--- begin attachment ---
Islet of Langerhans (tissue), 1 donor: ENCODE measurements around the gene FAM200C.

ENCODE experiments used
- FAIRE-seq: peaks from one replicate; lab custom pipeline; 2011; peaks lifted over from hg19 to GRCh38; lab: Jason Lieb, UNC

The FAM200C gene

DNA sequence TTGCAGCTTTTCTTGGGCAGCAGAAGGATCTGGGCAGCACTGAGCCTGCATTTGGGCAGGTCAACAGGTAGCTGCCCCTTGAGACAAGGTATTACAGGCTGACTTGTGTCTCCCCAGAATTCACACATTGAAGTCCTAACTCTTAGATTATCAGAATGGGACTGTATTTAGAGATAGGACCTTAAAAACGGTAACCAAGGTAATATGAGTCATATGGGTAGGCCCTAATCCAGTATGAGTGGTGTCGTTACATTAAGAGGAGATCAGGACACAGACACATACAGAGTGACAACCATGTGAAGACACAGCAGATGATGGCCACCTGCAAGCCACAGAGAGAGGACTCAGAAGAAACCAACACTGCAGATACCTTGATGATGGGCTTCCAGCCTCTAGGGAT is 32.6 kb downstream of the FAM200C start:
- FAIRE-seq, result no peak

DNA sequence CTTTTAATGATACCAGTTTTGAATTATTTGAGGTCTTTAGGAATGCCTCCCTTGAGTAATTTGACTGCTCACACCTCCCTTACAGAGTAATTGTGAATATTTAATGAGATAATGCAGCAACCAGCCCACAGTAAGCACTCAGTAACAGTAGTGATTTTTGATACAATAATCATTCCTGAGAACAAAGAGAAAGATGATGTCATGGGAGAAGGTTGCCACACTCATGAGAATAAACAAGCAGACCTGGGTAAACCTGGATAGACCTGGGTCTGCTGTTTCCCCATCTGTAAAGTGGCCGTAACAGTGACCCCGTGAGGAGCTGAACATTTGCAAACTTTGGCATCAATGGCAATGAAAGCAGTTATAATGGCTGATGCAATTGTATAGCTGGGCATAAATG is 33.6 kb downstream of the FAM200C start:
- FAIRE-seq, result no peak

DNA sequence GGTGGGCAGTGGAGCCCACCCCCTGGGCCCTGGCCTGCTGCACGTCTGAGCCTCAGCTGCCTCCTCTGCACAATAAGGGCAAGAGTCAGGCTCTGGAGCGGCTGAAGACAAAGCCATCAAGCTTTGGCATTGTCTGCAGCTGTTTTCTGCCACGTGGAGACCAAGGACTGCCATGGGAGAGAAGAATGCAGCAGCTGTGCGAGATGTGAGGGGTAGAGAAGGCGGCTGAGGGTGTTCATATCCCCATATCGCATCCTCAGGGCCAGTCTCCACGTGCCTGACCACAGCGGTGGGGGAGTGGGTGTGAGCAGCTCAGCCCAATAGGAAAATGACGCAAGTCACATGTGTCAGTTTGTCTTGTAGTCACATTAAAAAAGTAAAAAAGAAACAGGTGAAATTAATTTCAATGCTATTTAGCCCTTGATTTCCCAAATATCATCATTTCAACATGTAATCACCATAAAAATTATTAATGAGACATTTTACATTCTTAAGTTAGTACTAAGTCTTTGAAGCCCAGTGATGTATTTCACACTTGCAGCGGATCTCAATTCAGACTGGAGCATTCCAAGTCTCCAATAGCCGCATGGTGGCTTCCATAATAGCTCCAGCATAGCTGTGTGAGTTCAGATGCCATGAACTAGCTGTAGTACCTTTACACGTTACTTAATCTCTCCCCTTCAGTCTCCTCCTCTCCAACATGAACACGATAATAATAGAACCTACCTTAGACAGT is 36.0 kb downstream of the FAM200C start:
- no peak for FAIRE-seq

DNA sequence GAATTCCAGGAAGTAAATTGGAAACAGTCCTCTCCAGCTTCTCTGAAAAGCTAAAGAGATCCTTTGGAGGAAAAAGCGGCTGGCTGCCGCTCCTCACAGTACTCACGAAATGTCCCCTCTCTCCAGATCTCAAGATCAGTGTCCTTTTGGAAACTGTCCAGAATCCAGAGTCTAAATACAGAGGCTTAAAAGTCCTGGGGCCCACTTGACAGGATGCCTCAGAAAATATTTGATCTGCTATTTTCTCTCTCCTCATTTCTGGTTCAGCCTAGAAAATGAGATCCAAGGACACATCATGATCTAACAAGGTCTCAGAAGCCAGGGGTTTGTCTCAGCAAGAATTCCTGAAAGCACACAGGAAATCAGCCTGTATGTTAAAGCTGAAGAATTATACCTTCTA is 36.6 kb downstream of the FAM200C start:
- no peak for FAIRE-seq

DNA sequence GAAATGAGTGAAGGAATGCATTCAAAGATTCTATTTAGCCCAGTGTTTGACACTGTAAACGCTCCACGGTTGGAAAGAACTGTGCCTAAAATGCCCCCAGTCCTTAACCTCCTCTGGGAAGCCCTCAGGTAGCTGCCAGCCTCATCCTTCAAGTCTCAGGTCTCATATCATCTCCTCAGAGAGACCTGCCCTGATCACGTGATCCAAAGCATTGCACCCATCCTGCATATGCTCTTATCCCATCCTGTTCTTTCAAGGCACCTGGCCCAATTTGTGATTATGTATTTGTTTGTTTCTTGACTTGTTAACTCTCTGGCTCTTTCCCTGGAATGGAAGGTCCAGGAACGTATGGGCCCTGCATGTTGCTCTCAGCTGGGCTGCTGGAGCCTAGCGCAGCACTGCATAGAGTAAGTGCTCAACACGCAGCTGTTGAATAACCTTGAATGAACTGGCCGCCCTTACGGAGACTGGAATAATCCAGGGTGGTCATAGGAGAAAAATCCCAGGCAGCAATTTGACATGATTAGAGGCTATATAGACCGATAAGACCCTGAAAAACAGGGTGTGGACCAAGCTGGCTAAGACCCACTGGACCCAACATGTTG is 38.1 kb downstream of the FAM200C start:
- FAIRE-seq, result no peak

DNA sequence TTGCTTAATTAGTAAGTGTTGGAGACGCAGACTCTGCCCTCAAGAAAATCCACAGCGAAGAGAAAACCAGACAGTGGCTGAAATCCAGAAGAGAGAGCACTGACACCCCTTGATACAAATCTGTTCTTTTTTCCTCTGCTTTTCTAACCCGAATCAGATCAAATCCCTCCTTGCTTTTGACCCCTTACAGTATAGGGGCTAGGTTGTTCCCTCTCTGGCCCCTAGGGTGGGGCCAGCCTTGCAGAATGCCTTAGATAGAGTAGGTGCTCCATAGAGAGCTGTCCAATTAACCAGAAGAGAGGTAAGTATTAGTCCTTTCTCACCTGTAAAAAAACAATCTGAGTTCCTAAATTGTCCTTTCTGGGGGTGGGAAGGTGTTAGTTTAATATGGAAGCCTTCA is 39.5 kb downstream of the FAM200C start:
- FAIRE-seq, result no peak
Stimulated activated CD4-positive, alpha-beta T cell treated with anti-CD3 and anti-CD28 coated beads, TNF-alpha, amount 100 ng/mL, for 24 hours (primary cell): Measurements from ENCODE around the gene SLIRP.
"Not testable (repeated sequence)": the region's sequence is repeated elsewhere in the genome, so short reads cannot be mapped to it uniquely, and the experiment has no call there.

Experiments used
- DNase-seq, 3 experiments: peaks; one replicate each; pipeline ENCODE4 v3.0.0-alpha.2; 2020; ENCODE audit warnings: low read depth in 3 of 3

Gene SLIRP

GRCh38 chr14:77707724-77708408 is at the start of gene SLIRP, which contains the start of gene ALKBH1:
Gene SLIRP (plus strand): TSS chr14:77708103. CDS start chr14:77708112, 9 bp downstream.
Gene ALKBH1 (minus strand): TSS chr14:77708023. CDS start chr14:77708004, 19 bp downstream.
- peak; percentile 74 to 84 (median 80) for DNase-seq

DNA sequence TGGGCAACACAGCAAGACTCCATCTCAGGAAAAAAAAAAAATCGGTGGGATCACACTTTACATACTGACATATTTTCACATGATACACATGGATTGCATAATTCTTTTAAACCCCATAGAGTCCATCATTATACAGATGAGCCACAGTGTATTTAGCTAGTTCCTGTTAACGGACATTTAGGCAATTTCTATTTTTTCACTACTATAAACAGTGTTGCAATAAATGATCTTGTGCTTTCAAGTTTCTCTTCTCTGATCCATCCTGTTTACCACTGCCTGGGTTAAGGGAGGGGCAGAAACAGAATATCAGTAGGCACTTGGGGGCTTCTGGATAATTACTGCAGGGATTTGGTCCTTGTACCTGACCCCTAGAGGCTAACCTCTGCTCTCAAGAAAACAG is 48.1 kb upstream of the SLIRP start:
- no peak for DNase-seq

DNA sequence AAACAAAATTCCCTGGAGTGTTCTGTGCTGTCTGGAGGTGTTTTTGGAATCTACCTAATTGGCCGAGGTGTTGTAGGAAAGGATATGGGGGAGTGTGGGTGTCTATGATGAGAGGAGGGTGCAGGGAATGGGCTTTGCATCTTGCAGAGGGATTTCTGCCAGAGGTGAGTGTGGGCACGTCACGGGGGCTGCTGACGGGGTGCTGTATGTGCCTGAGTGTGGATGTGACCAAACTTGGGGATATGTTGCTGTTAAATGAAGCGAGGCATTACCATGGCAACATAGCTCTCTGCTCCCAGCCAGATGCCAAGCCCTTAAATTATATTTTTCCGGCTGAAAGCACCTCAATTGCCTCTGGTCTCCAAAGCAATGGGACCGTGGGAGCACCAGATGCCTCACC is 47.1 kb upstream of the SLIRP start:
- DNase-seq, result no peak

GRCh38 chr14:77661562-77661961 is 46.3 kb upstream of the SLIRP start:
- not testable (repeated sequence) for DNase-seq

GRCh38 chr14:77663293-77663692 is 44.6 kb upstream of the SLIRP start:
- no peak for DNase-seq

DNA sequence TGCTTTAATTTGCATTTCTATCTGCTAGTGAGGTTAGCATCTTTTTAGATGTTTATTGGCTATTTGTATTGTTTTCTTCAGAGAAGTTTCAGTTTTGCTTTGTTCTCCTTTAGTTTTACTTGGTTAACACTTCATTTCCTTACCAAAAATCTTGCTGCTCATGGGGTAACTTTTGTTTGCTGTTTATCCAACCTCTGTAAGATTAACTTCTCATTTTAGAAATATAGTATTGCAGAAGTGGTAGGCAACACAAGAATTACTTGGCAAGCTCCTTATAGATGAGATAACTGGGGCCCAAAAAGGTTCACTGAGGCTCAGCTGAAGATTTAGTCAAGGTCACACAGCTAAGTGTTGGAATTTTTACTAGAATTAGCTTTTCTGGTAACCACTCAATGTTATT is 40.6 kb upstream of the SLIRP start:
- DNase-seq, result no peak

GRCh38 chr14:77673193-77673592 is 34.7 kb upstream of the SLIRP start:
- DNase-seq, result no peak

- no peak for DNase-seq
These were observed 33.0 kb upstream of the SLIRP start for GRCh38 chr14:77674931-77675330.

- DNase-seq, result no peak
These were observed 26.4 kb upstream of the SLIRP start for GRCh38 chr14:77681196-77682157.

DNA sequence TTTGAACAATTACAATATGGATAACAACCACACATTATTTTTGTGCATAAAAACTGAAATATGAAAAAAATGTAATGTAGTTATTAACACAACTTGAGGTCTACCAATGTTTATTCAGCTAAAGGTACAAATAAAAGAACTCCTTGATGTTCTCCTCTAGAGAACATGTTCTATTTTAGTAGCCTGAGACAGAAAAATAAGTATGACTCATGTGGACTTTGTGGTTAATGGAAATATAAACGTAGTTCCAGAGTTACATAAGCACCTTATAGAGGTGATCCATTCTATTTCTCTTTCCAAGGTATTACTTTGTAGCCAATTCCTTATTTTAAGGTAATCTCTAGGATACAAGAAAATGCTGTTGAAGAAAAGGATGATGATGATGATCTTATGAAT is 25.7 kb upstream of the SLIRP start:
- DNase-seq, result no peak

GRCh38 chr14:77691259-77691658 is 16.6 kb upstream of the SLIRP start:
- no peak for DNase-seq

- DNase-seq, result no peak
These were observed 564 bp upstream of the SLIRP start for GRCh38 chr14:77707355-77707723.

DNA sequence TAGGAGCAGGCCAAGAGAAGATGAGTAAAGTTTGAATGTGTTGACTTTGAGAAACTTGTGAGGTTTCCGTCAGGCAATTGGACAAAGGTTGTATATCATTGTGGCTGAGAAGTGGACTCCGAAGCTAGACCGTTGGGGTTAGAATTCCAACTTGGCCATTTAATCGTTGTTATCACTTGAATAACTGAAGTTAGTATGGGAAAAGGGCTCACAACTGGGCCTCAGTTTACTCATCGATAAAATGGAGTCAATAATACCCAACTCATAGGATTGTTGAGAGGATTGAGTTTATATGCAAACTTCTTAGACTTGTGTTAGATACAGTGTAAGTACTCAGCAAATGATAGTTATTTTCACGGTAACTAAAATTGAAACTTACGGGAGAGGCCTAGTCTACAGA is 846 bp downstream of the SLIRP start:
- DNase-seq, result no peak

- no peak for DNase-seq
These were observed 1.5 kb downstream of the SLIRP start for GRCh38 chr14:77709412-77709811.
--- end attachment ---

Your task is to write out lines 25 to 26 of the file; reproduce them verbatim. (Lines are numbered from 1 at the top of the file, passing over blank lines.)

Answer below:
- peak; percentile 74 to 84 (median 80) for DNase-seq

DNA sequence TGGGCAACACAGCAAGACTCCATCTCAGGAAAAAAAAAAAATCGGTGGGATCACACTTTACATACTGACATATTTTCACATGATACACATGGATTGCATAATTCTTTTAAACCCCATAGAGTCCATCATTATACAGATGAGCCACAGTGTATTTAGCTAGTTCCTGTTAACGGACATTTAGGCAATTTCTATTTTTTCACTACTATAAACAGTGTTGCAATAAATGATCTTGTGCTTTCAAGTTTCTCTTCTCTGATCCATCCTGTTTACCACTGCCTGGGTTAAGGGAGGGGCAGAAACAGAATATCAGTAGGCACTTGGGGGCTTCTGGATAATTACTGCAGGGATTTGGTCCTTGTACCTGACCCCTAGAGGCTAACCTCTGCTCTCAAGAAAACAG is 48.1 kb upstream of the SLIRP start: